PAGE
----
Sunshine Week: SEJ Asks EPA for Basics

March 13, 2018

March 11-17 is Sunshine Week — a time for journalists, public and government to focus on open government. SEJ is asking EPA's press office to ensure basic responses to journalists' information requests. This and more is available here.


SEJ Asks EPA Press Office for Information Access

The Society of Environmental Journalists has reached out to the U.S. Environmental Protection Agency’s public affairs office in hopes of improving journalists’ access to EPA information. Things have not always gone smoothly for reporters during the first year of the Trump  administration, and SEJ hopes to begin a conversation about journalists’ basic needs.

“Without access to information from agencies like the EPA, journalists cannot serve their constitutional role as informers of the public,” the SEJ letter said. “Journalists need access to EPA data, documents, and agency officials and scientists to let the public know about the many important environmental and public health issues facing our nation. Without transparency to the media, there can be no transparency to the public.”

SEJ asked for these key items:

  1. Respond to inquiries in a meaningful and timely manner, arranging interviews with subject matter experts.
  2. Distribute all press releases and advisories, to all who request them, not just to a select audience.
  3. Hold open press briefings on significant news. Invite all regular beat reporters to in-person briefings held at EPA headquarters; provide web conferencing and teleconference access for all interested reporters outside the Washington area.
  4. Reinstate the practice of publishing a weekly list of the EPA administrator’s scheduled public appearances.
  5. Resume the practice of publishing an up-to-date calendar of all the EPA administrator’s meetings — not just public events.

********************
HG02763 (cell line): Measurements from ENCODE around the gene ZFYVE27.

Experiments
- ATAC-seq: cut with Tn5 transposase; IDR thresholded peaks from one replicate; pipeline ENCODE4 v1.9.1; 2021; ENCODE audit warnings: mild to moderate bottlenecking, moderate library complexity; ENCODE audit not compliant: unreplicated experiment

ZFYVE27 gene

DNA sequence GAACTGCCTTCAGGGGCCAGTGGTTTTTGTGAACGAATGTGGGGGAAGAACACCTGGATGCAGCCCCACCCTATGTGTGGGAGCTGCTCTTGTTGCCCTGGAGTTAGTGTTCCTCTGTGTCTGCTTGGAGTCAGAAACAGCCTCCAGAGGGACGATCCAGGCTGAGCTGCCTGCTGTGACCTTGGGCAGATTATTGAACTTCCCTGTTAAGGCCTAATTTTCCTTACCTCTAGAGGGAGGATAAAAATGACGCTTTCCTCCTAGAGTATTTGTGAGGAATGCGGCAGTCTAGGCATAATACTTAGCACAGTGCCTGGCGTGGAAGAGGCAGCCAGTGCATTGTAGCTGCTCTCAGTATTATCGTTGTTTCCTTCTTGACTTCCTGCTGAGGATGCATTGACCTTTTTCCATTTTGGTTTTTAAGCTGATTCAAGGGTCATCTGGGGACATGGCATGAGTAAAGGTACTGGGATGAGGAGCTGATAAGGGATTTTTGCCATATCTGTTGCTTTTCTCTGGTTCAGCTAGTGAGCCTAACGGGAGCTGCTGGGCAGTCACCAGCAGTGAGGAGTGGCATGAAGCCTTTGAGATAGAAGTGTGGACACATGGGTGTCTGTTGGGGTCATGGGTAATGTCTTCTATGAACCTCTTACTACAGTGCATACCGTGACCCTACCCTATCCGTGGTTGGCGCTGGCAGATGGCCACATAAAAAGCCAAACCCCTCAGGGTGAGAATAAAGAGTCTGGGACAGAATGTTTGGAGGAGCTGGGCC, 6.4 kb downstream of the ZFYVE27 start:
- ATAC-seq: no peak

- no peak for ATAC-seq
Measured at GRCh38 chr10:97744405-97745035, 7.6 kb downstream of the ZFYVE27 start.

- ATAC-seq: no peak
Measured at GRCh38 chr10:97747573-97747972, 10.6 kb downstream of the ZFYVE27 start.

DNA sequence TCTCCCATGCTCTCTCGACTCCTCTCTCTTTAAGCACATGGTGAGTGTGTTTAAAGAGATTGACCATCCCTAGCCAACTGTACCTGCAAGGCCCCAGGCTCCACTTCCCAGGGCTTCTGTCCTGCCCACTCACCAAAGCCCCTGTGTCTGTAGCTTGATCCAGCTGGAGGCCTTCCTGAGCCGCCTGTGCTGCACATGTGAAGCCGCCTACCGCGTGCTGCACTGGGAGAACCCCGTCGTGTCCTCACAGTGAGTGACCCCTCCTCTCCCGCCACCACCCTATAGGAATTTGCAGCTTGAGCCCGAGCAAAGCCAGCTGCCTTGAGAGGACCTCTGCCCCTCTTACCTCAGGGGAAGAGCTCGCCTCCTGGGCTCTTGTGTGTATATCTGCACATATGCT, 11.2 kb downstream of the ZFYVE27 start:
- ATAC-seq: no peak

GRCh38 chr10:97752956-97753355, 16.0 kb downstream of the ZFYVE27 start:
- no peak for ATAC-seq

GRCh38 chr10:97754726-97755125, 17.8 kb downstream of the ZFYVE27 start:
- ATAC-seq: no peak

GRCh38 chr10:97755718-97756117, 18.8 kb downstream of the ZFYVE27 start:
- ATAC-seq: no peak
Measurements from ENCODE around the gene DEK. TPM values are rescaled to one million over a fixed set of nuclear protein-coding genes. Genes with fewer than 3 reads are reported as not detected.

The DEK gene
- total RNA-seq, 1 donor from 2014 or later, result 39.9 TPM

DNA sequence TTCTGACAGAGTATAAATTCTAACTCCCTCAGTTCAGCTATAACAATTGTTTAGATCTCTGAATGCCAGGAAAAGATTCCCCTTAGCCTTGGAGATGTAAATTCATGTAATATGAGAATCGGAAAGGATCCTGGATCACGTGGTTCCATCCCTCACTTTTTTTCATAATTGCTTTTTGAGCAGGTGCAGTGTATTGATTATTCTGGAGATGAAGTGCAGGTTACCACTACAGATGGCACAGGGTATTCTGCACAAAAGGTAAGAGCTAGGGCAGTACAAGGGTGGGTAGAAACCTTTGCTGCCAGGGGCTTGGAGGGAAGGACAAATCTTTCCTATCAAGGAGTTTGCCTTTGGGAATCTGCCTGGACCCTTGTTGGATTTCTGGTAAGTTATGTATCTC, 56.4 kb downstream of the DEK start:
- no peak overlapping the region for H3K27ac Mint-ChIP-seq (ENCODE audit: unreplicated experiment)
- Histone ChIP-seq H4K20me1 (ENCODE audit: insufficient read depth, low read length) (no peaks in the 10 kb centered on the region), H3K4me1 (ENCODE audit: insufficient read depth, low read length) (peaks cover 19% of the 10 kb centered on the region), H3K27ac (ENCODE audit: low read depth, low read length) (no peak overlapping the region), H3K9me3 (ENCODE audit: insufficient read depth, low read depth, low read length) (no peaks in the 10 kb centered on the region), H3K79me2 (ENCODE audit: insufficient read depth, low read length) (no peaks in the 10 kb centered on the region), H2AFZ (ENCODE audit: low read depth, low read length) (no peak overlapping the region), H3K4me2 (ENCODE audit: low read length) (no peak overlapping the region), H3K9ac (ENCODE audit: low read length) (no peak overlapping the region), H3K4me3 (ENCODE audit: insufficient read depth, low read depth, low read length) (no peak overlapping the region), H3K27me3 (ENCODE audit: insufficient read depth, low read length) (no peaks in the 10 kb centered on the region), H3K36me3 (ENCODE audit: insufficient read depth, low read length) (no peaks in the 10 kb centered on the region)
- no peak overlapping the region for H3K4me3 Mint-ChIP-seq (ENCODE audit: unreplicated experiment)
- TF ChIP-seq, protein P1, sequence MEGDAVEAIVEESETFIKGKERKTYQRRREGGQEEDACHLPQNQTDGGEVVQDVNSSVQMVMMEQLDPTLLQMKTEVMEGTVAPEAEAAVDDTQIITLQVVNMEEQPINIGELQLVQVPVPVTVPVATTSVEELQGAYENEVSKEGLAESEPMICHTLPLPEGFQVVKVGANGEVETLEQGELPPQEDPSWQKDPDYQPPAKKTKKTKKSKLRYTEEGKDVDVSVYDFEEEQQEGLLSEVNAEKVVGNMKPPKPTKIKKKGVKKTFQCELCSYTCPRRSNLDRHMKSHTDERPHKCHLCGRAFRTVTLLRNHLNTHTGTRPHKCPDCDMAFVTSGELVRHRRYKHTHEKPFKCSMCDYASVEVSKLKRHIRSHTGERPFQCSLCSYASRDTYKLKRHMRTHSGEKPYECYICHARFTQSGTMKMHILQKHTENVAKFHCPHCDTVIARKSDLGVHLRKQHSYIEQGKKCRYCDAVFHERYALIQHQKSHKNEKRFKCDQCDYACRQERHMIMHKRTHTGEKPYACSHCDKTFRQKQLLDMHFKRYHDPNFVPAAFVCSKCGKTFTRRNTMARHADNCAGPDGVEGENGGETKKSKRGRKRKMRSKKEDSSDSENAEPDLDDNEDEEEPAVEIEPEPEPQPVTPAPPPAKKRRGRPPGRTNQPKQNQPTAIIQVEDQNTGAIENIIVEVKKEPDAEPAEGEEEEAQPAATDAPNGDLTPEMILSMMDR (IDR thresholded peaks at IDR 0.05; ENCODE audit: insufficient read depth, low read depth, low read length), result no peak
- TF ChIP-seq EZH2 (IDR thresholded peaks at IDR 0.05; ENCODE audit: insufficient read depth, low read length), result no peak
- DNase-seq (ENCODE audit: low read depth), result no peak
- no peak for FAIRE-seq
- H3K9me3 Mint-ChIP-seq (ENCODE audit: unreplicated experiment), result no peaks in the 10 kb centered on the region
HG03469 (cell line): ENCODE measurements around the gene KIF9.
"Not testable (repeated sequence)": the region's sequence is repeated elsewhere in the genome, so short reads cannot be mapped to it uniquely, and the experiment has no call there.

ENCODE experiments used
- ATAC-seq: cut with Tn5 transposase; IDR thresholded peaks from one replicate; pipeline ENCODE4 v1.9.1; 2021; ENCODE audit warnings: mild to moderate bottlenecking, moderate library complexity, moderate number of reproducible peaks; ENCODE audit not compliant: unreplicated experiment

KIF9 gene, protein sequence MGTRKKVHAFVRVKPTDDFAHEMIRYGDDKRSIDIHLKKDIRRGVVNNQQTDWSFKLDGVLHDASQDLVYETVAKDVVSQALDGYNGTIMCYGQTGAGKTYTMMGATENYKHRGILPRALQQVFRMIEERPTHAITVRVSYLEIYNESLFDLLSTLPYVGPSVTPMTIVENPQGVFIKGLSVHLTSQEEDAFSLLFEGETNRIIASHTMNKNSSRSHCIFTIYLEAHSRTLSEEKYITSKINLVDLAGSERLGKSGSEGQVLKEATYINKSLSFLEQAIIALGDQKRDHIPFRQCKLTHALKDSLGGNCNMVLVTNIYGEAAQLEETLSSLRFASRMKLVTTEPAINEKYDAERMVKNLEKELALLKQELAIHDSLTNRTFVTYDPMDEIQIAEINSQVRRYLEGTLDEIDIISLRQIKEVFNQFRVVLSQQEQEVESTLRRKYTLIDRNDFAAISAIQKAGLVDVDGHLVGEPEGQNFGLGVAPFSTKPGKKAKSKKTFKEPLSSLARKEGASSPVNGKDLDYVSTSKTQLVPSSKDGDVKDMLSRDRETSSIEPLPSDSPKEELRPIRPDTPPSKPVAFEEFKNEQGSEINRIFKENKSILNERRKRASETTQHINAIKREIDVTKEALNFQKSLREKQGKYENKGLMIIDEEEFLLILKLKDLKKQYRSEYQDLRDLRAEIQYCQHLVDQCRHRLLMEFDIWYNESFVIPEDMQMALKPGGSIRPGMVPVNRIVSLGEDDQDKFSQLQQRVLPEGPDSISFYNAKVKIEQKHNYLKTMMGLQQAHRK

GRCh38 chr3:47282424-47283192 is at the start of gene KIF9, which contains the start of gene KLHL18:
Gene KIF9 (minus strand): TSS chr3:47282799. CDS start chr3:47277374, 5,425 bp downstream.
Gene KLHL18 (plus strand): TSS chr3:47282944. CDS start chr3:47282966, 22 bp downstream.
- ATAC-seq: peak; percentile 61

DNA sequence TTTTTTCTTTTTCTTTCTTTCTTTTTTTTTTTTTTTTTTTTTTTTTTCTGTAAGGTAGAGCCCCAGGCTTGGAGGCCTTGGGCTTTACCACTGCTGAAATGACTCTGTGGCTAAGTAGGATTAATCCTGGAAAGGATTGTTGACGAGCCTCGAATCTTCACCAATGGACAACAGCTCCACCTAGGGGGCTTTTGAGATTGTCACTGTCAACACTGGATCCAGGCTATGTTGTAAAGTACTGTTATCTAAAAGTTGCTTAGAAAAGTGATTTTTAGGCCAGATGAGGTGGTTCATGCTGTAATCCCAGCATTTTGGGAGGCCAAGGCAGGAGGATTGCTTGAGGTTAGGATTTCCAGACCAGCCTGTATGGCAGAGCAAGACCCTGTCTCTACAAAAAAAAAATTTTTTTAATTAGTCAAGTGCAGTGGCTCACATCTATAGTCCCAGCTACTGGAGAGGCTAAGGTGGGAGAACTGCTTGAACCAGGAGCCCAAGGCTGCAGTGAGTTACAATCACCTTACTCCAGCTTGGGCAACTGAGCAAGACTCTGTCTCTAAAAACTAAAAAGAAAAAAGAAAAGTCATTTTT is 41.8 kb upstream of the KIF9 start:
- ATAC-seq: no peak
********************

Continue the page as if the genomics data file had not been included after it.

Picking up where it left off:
SEJ has not yet received a response to the letter or to a follow-up inquiry.

The full text of the SEJ letter is here.


Sunshine Week Is for Everyone, Everywhere: Details

Wherever you are, there are Sunshine Week activities you can take part in. Or you may have your own ideas for shining light in dark places.

Check out the calendar of Sunshine Week events to find a forum, presentation or reception near you. During the week, various news organizations will be rolling out various newsworthy projects. And turning over rocks.

The principal sponsors of Sunshine Week are the American Society of News Editors and the Reporters Committee for Freedom of the Press.

A large number of organizations and news outlets have projects planned. Look at the list of participants to find projects near you or up your alley.

If you want to participate, Sunshine Week organizers offer a toolkit that includes free stories, opinion columns, editorial cartoons, public records data, logos and icons, and an assortment of freedom of information resources.

There is more on the Sunshine Week homepage, which is being updated often this week.

Sun Doesn't Shine for Environmental Reporters During Trump Administration

The SEJ WatchDog newsletter has catalogued many of the information-suppressing actions taken by the U.S. Environmental Protection Agency and the Interior Department during the first year of the Trump administration.

There are a lot of troubling trends:

  • Secrecy over travel and meetings at EPA and Interior
  • An EPA press office that is often unresponsive, even hostile to media
  • Institutional secrecy and silencing of agency employees
  • Deletion of climate and science information from the web

Read the full story, with links, here.




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